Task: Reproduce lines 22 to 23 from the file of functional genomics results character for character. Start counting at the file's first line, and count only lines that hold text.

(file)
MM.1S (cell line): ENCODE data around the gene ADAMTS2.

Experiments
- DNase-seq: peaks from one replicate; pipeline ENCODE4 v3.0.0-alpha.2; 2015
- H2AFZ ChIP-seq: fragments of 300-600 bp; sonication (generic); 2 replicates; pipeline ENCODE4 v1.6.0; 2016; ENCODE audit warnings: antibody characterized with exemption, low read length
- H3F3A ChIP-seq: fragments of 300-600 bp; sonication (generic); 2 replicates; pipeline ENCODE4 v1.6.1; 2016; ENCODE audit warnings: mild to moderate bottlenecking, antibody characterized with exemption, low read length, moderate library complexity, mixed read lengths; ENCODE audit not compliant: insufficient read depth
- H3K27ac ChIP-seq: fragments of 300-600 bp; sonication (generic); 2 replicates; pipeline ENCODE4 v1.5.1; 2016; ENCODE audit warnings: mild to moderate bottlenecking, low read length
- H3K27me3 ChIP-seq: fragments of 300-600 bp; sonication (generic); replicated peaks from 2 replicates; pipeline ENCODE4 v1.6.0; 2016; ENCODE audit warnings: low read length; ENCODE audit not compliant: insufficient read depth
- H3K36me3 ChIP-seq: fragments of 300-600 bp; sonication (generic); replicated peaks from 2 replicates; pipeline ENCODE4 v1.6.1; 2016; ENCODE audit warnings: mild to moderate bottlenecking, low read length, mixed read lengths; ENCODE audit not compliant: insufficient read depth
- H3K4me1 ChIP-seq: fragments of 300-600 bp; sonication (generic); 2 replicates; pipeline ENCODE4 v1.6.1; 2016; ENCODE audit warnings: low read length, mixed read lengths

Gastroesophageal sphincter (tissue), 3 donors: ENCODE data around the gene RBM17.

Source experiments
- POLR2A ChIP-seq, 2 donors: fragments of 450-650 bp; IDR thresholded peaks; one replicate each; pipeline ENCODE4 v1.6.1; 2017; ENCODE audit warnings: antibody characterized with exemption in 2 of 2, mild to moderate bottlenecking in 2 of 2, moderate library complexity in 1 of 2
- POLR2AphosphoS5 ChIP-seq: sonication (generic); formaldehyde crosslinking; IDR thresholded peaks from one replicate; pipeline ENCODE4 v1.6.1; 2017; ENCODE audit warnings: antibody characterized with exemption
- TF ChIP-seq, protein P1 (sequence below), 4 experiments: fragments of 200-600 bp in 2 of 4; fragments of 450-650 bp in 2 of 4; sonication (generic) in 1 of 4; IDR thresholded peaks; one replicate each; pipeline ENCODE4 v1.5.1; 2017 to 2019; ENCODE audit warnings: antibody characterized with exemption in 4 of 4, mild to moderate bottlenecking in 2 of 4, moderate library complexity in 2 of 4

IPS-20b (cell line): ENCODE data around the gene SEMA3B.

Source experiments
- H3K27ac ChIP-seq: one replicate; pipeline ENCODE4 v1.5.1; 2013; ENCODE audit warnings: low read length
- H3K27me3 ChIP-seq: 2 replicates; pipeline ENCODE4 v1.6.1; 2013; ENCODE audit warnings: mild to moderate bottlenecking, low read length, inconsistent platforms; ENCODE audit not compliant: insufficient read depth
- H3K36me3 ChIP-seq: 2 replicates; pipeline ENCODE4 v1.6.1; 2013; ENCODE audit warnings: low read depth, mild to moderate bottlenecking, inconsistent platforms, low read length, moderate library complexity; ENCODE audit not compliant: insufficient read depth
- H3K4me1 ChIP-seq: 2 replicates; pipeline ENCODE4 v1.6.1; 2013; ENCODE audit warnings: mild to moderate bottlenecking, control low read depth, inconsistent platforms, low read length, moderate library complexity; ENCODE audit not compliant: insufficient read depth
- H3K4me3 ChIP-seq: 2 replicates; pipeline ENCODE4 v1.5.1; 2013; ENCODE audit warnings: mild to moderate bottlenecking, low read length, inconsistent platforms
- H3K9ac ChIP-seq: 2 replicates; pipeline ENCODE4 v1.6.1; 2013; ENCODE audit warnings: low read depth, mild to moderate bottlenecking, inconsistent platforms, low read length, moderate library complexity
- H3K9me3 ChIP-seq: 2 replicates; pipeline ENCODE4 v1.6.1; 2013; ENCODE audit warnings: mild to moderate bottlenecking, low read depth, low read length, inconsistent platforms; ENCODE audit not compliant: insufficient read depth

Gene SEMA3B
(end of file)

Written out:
- H3K9ac ChIP-seq: 2 replicates; pipeline ENCODE4 v1.6.1; 2013; ENCODE audit warnings: low read depth, mild to moderate bottlenecking, inconsistent platforms, low read length, moderate library complexity
- H3K9me3 ChIP-seq: 2 replicates; pipeline ENCODE4 v1.6.1; 2013; ENCODE audit warnings: mild to moderate bottlenecking, low read depth, low read length, inconsistent platforms; ENCODE audit not compliant: insufficient read depth